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Hurricane Summer

***TW: This novel contains content that may be triggering: verbal and physical abuse.***

Tilla gets to accompany her little sister to Jamaica for the summer to visit their dad. She’s one part excited and the other part nervous. Their dad has a history of leaving and shes weary he’s going to do another disappearing act. When they arrive the extended family on their father’s side is waiting for them. They seem all excited, except for her one aunt who seems put off that she has to give up her room for her nieces.

Tilla and her sister meet their assorted cousins and get the lay of the land, out in what’s known as “country”, They get to spend a few weeks at their aunt and uncle’s. Tilla is shocked when their dad mentions he has business to attend to, but that they will later be joining him in the city. Left alone with family they barely know feels awkward. Tilla and her sister have to also, try and figure out the local lingo.

Slowly, Tilla befriends a few of her cousins. Two girls her age, Diana and her friend Zory seem to be nice. One day when she is walking with Diana they bump into Hessan who appears to take a liking to Tilla. The big problem with that is Diana says that her and Hessan are meant to be back together again after being promised to each other in the church.

Hessan and Tilla strike up a friendship, but then another boy seems interested in Tilla. Diana seems to think Tilla is into this other boy, totally clueless as to the friendship budding between Tilla and Hessan. Who will Tilla choose?

I received my complimentary digital copy of Hurricane Summer by Asha Bromfield from St. Martin’s Press, care of NetGalley. The views are mine and my own choice. This novel is breathtaking. It tackles such heavy subjects as verbal and physical abuse, family dynamics, racial class within a country and racism from within, privilege, and so much more. This novel would make a great book club book to discuss, though it’s not for the faint of heart.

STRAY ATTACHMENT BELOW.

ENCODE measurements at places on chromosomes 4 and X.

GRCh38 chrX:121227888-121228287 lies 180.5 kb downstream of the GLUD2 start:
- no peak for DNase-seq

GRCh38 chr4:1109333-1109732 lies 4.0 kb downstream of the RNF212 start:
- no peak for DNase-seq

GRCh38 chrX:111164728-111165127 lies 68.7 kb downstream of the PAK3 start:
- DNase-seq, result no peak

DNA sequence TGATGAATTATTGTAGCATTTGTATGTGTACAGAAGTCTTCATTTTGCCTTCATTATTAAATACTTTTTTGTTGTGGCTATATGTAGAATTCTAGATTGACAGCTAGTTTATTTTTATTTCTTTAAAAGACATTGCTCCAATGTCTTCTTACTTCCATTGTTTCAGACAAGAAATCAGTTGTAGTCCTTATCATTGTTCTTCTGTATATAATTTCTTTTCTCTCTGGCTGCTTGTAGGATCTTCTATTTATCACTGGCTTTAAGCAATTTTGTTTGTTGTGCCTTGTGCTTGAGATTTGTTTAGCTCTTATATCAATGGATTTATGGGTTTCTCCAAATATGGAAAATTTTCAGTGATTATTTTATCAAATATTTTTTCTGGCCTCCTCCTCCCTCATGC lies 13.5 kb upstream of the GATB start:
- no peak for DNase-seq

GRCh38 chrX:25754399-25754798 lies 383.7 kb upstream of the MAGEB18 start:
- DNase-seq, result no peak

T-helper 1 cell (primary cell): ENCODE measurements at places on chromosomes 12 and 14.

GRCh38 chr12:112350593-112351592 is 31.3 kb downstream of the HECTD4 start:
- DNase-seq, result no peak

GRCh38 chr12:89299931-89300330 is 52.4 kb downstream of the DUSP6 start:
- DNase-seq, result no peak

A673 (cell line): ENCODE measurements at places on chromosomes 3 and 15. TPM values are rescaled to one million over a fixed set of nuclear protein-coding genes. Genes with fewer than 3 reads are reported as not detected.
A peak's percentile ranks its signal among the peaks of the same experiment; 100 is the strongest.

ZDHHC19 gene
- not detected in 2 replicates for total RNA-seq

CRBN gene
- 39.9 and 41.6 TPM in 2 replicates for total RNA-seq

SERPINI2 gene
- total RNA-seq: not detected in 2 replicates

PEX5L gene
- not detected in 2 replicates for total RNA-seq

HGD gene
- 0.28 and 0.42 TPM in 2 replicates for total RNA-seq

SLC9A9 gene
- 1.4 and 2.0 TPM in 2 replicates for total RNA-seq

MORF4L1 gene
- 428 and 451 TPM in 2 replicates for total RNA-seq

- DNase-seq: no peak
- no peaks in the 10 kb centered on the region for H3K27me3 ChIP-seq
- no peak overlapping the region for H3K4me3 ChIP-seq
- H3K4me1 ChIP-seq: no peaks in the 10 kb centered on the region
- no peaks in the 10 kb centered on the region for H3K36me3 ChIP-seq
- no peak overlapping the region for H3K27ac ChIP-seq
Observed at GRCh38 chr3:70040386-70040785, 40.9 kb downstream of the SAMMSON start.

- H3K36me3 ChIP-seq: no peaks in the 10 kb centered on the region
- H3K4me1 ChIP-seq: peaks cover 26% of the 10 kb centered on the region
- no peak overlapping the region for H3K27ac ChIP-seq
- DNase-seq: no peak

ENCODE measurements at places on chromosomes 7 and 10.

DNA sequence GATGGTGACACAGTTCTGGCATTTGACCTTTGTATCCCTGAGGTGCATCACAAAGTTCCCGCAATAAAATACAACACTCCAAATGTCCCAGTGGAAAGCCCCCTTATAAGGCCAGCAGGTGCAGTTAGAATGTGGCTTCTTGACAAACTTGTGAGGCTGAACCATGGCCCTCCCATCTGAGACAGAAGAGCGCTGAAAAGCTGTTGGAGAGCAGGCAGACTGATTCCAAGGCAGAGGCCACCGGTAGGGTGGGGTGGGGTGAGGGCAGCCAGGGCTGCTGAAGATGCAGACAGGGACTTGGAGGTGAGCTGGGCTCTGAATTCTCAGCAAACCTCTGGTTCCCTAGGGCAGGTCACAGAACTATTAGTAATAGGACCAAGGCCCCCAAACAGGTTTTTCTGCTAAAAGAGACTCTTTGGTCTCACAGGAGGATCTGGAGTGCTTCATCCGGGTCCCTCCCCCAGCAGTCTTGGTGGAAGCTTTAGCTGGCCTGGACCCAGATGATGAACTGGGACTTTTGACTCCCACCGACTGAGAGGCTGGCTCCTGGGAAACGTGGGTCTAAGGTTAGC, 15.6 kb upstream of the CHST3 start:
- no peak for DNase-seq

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Hurricane Summer by Asha Bromfield Q & A

What inspired you to write Hurricane Summer?

AB: Hurricane Summer is inspired by all the young women who didn’t feel a sense of protection growing up. I wanted to write a story that brought awareness to the safe spaces we need to create for young women who are figuring out their sexual agency. I was really driven by the father-daughter dynamic, and with this book, I wanted to explore how that relationship could shape the course of a young woman’s life. Tilla is no longer protected by the chastity of girlhood, and we see how quickly society weaponizes her sexuality, and how her pleasure is used for her persecution. Hurricane Summer is a celebration of a young woman’s pleasure and agency, by following her journey in how she reclaims herself and takes it back.

What is your favorite thing about being a writer?

AB: I love how writing gives me the ability to free my own voice. Too often as creatives, we have to wait for others to tell us that our voice is worthy of being heard. I think that idea is really changing, especially right now, when we look at who is “allowed” to tell stories. I love how much power speaking up has given me over my life. I hope I can continue to do that and inspire others to use their voices as well.

What is the book that inspired you to want to become an author?

AB: Tomi Adeyemi’s Children of Blood and Bone,hands down. Tomi was the example for me that you can do anything you put your mind to. She was an incredible mentor to me, and a huge champion for me believing in myself. I hope to pay it forward and be that example for others. We are all worthy.